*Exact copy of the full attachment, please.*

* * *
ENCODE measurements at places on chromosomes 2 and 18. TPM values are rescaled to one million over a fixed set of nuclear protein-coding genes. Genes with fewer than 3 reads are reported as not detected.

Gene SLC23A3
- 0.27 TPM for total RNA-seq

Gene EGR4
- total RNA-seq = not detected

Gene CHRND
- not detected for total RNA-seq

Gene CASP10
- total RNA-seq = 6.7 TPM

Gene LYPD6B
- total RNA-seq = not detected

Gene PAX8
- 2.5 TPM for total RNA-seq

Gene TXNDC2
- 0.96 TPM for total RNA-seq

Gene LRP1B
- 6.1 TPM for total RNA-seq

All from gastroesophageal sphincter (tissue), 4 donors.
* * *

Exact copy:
ENCODE measurements at places on chromosomes 2 and 18. TPM values are rescaled to one million over a fixed set of nuclear protein-coding genes. Genes with fewer than 3 reads are reported as not detected.

Gene SLC23A3
- 0.27 TPM for total RNA-seq

Gene EGR4
- total RNA-seq = not detected

Gene CHRND
- not detected for total RNA-seq

Gene CASP10
- total RNA-seq = 6.7 TPM

Gene LYPD6B
- total RNA-seq = not detected

Gene PAX8
- 2.5 TPM for total RNA-seq

Gene TXNDC2
- 0.96 TPM for total RNA-seq

Gene LRP1B
- 6.1 TPM for total RNA-seq

All from gastroesophageal sphincter (tissue), 4 donors.